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How to Do Business in Taipei

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Doing business in Taipei? Bring your sense of adventure, an open mind and plenty of business cards.

Small Talk

Around the dinner table, many foreigners will be surprised at the bluntness of some questions they might hear (“Are most people in your country as fat as you?”). Bryson advises being open-minded and recognize that no one is trying to offend. “They’re asking a question because they really want to know you,” he explains. “The problem is they are thinking in Chinese but speaking English, and some of it isn’t translating well.”

Avoid local politics in conversation, warns Shapiro, as Taiwanese can be passionate about their politics and relations with the mainland. Instead, sports is always a safe topic—particularly American major-league baseball and the NBA. Several Taiwanese players have earned great respect in both leagues over the years, including Chien-Ming Wang, former star pitcher for the New York Yankees, and more recently basketball sensation Jeremy Lin.

As for the business of business, Shapiro says Taiwanese are “tough negotiators but also fair. By and large they aren’t out to nail the other guy or get all the advantage for themselves,” he says, noting that a relationship-driven business culture can work in the foreigners’ favor. Rather than shooting for the quick buck, Taiwanese business leaders “believe in developing a relationship that will work over the long term.”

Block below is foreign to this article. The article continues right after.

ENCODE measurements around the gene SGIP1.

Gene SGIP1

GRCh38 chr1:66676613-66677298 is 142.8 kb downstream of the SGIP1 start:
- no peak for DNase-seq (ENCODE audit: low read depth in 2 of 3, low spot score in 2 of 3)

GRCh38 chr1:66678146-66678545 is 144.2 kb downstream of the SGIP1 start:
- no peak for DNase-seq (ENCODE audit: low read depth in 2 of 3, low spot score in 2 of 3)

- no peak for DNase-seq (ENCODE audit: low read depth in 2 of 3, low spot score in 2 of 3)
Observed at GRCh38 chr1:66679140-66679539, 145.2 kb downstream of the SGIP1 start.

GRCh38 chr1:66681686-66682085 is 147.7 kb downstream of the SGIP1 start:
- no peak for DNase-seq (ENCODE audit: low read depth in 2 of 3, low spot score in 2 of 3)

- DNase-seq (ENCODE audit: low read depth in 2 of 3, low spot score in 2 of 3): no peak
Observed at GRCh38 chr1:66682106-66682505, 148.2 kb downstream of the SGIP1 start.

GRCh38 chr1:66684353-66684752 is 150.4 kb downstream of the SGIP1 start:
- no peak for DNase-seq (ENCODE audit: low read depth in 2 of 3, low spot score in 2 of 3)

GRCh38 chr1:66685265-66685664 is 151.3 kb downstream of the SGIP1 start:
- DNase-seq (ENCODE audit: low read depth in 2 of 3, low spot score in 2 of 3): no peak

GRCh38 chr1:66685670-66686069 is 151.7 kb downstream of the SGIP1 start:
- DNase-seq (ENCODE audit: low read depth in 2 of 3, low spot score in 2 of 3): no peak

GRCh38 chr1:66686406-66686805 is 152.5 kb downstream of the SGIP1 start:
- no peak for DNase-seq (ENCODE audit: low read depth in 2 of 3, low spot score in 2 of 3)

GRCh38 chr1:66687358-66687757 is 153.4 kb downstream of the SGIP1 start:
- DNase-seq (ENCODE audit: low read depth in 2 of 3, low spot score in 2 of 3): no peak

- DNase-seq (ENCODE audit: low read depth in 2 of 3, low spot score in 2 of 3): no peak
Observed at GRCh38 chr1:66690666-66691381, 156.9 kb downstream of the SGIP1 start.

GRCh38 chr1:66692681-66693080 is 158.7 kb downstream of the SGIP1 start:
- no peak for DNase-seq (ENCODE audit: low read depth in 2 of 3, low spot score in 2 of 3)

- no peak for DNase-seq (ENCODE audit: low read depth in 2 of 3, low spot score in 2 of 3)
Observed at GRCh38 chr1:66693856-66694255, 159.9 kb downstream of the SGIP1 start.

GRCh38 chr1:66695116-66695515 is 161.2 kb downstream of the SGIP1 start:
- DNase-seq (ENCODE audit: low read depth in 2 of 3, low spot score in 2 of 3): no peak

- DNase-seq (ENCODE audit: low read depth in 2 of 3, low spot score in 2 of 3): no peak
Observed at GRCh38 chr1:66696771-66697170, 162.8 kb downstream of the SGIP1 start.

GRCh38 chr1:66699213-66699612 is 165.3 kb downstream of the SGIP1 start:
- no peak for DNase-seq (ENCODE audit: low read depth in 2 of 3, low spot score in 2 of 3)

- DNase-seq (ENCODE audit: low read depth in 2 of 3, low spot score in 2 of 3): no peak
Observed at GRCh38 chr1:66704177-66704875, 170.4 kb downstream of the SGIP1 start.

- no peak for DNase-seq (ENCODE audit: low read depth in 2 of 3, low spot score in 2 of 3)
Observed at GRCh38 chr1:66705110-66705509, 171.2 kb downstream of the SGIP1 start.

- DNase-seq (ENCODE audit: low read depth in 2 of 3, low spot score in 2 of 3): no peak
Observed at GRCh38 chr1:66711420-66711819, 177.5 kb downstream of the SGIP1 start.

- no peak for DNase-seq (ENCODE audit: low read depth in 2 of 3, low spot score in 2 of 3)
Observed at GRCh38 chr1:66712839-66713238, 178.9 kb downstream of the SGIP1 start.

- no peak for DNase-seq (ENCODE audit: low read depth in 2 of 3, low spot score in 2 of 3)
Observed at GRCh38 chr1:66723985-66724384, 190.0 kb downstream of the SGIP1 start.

After Work

With all the socializing going on, it’s no surprise that food and drink have a particular prominence in the city. Taipei might be called a foodie’s paradise, with culinary influences from around China and the world. Don’t be afraid to eat local; night markets and roadside vendors offer some of the tastiest dishes in the city, but having a Taiwanese guide will definitely help you find the more accessible options (deep-fried chicken anuses on a stick, anyone?). Chris Fay, managing partner for advertising agency Leo Burnett, suggests getting a group to get foot massages together. “I know it sounds crazy. But it builds esprit de corps.” The golfing here is great, says Fay, and company cycling is becoming more popular. “The roads here are beautiful for that sort of thing.”